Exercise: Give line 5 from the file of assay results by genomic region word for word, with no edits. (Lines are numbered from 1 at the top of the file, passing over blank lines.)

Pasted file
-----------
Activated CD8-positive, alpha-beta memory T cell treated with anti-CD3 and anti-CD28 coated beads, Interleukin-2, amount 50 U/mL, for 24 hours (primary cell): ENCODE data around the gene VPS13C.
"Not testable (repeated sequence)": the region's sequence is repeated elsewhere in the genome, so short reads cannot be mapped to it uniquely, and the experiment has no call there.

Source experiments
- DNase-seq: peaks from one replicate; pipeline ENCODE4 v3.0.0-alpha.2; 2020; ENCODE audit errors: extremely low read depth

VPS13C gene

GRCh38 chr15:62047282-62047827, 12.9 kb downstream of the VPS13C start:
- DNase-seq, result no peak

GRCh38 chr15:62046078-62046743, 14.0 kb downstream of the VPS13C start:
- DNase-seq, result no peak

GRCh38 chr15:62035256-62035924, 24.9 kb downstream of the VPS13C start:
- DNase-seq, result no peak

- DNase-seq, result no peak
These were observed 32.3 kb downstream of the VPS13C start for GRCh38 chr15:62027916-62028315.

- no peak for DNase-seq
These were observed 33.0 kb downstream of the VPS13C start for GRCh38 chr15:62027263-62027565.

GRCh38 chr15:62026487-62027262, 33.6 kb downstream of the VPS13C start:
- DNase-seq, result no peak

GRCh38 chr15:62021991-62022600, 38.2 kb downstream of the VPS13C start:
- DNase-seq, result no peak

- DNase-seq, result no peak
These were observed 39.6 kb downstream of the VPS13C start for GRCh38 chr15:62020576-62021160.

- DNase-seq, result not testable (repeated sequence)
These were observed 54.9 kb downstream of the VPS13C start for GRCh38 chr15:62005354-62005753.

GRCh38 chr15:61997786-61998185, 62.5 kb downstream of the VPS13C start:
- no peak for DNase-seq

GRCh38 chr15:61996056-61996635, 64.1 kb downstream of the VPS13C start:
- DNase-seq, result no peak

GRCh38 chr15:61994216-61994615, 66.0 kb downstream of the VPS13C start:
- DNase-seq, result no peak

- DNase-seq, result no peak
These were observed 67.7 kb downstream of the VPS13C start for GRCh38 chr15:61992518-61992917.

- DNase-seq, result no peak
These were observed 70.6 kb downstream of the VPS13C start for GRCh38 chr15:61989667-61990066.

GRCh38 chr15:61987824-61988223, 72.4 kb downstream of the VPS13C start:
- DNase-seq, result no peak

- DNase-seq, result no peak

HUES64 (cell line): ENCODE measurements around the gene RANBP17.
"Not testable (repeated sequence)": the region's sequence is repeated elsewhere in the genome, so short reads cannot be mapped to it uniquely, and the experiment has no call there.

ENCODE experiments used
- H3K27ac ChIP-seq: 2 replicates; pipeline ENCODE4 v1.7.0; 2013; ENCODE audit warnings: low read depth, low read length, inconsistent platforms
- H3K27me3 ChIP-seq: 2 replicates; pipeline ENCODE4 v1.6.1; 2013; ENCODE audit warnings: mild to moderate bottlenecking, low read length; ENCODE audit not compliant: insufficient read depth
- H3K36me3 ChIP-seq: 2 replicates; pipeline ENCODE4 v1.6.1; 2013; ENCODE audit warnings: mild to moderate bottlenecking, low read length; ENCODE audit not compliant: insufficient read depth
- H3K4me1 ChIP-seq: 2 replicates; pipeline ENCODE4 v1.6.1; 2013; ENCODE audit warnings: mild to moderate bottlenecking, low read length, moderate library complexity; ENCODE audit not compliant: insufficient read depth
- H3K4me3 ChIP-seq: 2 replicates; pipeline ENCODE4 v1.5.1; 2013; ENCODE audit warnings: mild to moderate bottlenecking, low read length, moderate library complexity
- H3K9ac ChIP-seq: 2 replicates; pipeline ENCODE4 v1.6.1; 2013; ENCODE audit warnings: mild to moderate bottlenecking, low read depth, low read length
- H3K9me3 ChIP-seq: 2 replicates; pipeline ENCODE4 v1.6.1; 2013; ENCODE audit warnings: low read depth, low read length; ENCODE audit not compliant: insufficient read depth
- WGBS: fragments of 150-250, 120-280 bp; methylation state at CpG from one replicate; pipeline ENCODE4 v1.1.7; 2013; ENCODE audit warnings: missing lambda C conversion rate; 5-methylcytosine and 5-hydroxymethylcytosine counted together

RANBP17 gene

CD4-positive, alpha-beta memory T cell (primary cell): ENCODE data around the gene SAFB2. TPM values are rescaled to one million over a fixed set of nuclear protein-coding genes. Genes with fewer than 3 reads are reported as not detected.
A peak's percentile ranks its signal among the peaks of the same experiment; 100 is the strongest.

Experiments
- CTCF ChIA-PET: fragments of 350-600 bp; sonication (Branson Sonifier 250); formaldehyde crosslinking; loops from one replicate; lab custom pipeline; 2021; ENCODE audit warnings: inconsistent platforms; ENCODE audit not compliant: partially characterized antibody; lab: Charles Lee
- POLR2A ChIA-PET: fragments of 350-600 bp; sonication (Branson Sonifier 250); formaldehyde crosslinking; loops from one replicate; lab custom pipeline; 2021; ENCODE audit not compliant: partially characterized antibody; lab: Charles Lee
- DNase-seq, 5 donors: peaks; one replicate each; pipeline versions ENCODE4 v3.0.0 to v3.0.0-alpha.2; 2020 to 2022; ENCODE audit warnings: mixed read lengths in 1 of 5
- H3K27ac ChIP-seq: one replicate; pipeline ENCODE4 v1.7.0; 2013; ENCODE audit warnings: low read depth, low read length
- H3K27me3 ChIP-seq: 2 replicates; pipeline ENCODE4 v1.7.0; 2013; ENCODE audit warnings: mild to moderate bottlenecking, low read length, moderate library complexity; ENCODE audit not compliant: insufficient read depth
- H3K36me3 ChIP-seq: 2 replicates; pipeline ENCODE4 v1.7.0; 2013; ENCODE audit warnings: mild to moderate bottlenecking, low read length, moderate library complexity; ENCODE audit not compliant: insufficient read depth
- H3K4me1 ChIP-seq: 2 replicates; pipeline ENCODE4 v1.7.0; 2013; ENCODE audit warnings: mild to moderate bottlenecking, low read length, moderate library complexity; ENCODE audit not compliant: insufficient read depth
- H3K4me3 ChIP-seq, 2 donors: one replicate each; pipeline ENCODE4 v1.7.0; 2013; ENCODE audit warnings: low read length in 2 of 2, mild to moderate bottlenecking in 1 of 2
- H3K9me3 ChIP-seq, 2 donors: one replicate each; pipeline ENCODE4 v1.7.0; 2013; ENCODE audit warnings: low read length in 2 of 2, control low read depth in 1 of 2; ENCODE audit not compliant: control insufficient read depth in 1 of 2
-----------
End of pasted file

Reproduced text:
VPS13C gene